I was asked to fill in while a colleague was on leave. The congregation had two minsters, and the other minister was mentoring a young theological student who was doing supervised field experience. This other minister asked me if the student could be part of the children's segment for one of the Sunday services I was leading.
The Old Testament reading for that week concerned Deborah, Judge of Israel, and Barak, a military leader the story makes clear was a little lacking in faith and courage. The young woman and I decided to act out the story in a largely improvised sketch in front of the children, expecting the usual 20 or 30 kids ranging from toddler age to 15 or so.
It didn't go quite as I expected. For one thing, despite my strong commitment to supporting women in ministry—I am, after all, married to one!—I was still a thoroughly enculturated Australian male. I assumed that I would take the lead in our little play, and she would follow. I was the minister, and twenty years older. I had also been quite seriously ill, and was still more fragile than I knew.
That young female student is now a strong, brave, and beautiful Minister of the Word. Those qualities were all there that morning. She strode up to the front of the church where there was a large ornate chair in which I presume God used to sit when Jesus was a boy. Certainly, I'd never seen anyone else sit in it. She sat down, and suddenly we were faced with the regality of Deborah, Judge of Israel, who made Victoria and Elizabeth the First look like a pair of wuses. She spoke to Barak (me) with all the severity the cowardly man deserved. Expecting to take the lead in our little improv, I was completely thrown off balance, and could only do as I was told! It probably meant I gave a better representation of him than I would otherwise have done.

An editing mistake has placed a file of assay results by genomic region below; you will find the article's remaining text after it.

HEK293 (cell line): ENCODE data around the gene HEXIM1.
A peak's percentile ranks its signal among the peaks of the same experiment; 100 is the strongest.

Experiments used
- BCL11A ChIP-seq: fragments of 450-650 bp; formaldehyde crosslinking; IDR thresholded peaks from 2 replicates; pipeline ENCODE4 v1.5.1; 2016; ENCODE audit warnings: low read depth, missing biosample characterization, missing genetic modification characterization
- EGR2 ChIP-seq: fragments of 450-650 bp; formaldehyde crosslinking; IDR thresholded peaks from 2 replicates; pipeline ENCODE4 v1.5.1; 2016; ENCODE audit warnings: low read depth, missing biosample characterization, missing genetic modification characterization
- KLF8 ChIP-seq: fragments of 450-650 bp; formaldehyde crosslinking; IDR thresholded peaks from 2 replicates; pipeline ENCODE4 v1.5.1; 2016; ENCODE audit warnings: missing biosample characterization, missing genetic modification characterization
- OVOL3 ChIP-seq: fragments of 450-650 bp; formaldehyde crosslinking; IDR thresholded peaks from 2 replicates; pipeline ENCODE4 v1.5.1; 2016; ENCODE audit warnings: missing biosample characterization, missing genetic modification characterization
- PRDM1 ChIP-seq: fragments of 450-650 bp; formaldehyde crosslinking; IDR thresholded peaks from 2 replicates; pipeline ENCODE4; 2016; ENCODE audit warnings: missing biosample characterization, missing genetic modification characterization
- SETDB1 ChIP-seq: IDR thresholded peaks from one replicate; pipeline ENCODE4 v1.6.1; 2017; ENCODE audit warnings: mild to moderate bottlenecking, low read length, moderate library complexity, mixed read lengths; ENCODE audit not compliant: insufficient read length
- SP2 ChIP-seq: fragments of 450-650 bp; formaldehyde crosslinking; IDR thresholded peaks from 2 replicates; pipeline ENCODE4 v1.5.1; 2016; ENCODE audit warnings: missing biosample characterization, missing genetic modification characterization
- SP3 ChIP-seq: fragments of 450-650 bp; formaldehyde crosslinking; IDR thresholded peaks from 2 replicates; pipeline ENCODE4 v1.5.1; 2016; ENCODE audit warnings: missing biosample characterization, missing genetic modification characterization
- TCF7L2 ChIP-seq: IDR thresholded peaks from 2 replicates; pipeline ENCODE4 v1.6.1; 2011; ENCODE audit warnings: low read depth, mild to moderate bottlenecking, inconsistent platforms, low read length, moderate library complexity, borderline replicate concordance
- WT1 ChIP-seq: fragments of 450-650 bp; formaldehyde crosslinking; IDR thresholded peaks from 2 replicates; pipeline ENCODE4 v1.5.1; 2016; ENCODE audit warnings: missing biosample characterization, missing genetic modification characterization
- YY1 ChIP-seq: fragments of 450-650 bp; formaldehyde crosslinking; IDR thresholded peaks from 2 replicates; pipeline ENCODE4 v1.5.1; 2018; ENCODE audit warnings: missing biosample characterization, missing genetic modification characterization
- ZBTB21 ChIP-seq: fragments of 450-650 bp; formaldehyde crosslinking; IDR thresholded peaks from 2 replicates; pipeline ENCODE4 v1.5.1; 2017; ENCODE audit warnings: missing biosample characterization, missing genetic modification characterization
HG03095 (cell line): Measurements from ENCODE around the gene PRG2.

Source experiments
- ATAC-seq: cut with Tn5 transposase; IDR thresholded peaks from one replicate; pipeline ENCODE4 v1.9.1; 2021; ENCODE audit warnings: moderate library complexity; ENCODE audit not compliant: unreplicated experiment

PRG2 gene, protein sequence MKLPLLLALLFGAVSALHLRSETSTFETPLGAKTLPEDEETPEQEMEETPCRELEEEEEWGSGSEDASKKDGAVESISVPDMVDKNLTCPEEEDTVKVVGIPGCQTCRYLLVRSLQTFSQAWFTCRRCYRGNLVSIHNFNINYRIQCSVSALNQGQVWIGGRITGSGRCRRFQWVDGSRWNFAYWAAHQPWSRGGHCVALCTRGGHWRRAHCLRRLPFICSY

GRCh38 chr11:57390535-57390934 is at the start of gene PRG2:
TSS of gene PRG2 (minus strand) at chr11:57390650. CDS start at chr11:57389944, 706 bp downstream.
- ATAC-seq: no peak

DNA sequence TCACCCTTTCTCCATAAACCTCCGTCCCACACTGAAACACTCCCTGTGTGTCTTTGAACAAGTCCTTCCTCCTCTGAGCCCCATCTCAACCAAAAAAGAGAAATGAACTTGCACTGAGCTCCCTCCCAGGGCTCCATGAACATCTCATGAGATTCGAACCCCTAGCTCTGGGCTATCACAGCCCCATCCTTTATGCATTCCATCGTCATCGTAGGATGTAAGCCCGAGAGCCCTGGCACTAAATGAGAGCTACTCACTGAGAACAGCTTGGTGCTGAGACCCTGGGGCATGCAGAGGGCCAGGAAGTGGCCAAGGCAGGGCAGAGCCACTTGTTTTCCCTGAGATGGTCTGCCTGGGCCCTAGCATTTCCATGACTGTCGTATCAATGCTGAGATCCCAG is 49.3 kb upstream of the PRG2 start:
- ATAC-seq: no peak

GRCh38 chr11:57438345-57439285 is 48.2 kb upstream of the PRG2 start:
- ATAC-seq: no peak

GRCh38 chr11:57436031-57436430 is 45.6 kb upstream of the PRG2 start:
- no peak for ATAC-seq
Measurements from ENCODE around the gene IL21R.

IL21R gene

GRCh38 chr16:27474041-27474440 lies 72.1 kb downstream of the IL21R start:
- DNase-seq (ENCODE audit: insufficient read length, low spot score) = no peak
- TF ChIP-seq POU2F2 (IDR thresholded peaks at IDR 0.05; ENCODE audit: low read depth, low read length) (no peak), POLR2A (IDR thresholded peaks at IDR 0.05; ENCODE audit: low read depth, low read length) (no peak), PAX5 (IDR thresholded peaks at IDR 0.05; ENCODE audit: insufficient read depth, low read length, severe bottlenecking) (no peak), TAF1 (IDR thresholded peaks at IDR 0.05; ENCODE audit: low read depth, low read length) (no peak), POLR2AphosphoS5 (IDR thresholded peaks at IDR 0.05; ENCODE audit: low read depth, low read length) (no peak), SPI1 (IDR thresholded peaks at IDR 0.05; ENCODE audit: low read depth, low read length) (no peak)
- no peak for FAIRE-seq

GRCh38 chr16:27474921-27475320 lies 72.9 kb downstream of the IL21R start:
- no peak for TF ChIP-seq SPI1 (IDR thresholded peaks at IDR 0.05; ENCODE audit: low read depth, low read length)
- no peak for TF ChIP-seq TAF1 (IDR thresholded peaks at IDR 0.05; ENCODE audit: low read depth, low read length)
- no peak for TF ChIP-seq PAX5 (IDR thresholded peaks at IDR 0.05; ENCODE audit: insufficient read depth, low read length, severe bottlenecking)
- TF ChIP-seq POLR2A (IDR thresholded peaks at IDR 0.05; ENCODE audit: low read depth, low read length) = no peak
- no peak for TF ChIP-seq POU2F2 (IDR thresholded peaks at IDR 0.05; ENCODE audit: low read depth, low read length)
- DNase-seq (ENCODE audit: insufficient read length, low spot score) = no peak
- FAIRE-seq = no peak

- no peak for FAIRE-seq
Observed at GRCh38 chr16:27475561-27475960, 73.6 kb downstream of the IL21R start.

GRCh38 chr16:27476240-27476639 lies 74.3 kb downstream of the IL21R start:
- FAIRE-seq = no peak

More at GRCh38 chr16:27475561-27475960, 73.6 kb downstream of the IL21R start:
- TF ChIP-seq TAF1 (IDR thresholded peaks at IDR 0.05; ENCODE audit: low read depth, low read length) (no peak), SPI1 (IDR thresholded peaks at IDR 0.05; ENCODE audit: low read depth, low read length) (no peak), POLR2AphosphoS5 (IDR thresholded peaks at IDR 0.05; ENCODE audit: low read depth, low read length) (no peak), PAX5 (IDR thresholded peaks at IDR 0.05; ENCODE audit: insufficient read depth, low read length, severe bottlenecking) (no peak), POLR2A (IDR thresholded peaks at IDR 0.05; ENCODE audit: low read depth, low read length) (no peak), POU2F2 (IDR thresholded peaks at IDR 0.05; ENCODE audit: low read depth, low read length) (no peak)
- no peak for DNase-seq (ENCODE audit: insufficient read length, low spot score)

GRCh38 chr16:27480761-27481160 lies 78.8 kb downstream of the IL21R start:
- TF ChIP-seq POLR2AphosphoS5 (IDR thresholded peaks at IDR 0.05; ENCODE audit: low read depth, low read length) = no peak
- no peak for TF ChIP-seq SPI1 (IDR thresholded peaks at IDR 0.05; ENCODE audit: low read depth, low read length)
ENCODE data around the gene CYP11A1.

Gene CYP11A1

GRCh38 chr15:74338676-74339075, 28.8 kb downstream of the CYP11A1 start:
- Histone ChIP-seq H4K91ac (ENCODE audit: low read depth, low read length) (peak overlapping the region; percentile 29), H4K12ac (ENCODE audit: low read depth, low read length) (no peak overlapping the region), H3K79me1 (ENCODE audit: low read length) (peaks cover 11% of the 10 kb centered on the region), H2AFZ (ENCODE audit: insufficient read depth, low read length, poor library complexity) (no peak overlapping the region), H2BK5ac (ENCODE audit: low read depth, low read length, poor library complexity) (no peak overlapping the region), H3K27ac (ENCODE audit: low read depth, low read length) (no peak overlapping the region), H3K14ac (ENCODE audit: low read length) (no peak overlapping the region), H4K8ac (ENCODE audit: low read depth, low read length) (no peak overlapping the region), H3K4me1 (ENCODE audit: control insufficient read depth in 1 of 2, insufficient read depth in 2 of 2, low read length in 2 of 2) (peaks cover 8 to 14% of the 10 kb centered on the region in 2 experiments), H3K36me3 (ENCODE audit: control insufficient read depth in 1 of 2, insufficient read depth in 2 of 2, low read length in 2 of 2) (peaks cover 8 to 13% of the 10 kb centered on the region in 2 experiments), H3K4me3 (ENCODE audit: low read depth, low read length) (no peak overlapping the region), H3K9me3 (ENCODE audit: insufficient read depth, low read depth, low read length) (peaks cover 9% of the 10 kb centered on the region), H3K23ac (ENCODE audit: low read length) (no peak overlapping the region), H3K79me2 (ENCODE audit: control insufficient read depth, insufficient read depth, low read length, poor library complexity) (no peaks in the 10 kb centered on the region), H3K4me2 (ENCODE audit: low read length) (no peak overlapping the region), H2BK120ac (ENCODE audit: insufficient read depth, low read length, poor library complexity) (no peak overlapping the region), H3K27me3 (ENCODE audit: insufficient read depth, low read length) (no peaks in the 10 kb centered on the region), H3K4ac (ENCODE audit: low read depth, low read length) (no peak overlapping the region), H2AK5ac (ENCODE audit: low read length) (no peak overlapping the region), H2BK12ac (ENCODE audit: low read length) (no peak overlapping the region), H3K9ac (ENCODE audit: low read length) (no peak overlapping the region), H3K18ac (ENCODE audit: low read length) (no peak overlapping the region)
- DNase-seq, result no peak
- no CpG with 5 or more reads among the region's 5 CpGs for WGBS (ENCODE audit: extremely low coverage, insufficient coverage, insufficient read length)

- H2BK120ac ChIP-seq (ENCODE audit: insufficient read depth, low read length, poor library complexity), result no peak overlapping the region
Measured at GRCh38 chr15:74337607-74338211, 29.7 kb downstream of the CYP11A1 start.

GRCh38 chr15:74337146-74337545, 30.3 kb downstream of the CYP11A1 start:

What saved me, was the fact that I had donned a couple of props to make it clear that the man up the front was Barak, and not the minister for the day. At the end of our skit, I turned away from the children, as a colleague had once taught me, and pulled off the props to step out of character. It gave me a few moments to gather my scattered thoughts. Unfortunately, it also gave a woman in the congregation, who had clearly discerned how discomforted I had been, a few moments to gather her thoughts, a well. I turned back to the children and said, "Well kids, Barak had a typical male problem." The irony! With superb timing, the woman in the congregation yelled out, "Prostate!" The entire congregation howled with laughter, the kids were delighted, and I have not one more memory of what followed.
There is an after-story to this. In typical South Australian fashion, nearly twenty years later, one of our children met and became good friends with a person who had been a four year old at that very church service. I know this because when they came to tea one night, I told the story of Deborah and Barak. They remembered the day! "I always thought it was funny that everyone started laughing at you. Now that I know why, it's even more hilarious!"
There's a lesson here for us ministers and leaders. Congregations actually do listen to what's going on! And they know when we are pretending, or discomforted, or not being honest. Even a four year old, who didn't understand the joke, could tell people were laughing at me, and not with me. And she had remembered.
Andrew Prior (Feb 2022)
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